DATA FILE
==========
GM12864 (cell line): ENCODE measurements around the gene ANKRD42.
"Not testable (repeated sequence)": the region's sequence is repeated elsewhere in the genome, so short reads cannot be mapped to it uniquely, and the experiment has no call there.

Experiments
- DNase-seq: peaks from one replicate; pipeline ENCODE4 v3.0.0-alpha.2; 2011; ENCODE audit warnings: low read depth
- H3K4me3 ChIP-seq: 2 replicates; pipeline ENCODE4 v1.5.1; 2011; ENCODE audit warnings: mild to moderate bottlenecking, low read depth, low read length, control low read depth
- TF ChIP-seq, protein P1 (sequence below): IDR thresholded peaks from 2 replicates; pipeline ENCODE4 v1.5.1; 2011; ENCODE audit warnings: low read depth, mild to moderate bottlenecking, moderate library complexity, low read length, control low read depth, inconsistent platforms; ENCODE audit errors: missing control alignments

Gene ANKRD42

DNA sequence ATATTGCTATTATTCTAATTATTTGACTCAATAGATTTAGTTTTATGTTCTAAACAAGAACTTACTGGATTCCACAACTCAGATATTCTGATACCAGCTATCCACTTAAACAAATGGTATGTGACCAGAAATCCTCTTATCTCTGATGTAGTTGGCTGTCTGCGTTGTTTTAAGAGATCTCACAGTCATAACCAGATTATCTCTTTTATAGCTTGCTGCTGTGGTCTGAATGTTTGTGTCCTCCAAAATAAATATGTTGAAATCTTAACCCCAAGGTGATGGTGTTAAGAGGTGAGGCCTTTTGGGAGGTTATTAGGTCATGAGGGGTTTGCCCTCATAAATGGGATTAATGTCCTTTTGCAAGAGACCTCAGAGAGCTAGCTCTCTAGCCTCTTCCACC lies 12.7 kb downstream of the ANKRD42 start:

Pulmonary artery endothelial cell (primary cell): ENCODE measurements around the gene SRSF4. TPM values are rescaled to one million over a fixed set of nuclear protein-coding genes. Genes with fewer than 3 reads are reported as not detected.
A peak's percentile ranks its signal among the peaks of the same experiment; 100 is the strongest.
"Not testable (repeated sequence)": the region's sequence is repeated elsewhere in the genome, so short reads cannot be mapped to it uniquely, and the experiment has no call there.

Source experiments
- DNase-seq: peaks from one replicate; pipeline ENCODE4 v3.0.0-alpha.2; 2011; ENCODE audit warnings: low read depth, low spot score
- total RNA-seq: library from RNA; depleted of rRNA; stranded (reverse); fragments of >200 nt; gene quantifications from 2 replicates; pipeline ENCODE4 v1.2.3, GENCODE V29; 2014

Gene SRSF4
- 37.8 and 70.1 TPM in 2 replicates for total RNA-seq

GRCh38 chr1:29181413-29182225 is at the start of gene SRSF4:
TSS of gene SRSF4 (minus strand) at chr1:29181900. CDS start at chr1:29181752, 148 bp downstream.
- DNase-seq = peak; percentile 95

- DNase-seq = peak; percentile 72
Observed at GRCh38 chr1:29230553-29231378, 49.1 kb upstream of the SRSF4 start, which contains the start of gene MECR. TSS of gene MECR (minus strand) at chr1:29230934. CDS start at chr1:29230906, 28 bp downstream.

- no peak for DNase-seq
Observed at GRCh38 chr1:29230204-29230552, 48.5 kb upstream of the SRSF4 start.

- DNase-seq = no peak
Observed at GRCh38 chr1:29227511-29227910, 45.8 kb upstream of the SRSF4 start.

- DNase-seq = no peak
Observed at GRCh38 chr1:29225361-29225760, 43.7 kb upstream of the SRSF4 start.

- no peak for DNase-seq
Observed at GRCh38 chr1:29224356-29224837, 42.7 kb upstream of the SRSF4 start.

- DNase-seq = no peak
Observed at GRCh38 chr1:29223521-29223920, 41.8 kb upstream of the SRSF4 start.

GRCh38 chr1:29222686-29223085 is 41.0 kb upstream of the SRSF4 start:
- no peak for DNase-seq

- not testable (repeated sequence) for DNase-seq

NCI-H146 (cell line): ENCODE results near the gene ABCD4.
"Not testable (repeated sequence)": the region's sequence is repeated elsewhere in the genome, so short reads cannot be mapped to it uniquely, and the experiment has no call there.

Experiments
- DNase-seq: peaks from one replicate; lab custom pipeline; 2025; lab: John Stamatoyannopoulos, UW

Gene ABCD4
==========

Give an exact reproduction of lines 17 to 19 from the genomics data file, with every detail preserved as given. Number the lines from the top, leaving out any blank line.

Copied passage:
GRCh38 chr1:29181413-29182225 is at the start of gene SRSF4:
TSS of gene SRSF4 (minus strand) at chr1:29181900. CDS start at chr1:29181752, 148 bp downstream.
- DNase-seq = peak; percentile 95